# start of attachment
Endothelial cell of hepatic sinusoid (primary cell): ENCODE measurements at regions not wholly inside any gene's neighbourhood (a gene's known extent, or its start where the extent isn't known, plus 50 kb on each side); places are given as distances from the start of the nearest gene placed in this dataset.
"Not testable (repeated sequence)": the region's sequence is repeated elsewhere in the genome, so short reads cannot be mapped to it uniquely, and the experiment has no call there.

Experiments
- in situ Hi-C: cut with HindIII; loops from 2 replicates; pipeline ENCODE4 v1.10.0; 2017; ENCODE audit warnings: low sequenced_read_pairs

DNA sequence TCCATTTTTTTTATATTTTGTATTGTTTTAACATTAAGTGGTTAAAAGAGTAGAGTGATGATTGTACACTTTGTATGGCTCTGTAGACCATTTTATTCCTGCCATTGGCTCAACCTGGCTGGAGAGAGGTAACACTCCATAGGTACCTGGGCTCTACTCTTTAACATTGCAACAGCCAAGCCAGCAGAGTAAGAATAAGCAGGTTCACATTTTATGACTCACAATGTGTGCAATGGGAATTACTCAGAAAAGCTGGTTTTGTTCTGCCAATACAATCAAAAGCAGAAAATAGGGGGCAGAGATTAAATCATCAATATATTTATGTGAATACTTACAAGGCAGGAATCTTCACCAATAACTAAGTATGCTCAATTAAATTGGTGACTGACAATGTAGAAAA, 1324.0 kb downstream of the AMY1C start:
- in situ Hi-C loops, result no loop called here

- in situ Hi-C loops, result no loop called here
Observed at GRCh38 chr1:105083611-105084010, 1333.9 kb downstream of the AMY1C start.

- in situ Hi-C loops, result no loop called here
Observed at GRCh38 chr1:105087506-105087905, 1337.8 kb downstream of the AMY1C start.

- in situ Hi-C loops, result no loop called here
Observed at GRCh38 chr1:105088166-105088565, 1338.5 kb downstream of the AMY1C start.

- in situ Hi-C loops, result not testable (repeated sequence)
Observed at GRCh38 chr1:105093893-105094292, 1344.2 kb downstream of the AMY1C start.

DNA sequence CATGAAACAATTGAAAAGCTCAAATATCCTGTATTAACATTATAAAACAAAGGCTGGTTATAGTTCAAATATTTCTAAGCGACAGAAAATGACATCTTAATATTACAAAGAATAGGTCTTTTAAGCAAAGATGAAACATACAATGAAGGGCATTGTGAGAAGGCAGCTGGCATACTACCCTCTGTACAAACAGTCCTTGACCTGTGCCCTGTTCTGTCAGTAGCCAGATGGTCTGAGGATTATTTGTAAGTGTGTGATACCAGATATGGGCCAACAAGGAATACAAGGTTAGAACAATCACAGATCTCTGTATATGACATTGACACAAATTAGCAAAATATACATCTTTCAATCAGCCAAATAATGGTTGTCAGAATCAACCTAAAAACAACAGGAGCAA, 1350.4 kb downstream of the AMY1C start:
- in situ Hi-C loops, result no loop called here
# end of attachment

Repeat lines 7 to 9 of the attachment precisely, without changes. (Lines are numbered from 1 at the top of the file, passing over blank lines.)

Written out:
- in situ Hi-C loops, result no loop called here
Observed at GRCh38 chr1:105083611-105084010, 1333.9 kb downstream of the AMY1C start.

- in situ Hi-C loops, result no loop called here